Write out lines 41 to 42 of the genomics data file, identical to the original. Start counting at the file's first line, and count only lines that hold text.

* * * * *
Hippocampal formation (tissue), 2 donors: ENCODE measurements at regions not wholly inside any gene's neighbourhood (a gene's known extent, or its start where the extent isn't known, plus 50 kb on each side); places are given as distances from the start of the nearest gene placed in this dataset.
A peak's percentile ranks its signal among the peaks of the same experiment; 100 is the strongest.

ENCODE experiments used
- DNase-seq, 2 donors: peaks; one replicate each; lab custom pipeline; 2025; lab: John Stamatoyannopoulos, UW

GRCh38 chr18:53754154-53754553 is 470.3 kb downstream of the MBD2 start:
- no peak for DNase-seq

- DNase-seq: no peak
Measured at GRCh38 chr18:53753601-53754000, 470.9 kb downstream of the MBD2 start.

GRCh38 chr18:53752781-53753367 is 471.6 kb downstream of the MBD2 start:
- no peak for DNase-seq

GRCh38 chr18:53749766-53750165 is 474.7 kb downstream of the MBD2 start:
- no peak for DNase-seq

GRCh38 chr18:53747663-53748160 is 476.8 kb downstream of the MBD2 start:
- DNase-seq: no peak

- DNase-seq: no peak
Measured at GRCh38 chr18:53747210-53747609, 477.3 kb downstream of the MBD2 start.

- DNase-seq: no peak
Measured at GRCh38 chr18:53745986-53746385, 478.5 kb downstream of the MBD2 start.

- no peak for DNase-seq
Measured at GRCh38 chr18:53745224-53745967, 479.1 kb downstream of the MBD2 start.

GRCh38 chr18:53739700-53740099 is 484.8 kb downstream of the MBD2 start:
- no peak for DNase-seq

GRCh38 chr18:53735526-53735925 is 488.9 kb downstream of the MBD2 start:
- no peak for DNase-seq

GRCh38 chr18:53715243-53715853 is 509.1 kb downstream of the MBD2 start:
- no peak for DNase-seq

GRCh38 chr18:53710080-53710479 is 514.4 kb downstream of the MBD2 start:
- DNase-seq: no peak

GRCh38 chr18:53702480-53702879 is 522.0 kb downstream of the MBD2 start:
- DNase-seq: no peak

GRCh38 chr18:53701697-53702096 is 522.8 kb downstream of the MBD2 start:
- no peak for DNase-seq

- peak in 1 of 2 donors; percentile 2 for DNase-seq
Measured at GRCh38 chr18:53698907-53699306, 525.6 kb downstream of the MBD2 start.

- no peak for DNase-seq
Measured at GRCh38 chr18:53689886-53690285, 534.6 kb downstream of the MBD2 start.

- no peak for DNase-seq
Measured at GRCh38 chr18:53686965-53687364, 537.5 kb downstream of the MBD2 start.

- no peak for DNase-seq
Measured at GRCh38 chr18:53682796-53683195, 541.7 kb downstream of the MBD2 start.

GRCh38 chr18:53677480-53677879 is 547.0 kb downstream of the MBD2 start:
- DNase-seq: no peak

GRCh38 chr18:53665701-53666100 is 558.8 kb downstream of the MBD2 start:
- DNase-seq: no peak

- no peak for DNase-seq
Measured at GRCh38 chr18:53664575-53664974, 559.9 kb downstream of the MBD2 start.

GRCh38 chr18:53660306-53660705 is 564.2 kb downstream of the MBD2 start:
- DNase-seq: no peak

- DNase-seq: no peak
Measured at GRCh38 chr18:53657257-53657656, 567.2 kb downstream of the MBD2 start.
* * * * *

GRCh38 chr18:53677480-53677879 is 547.0 kb downstream of the MBD2 start:
- DNase-seq: no peak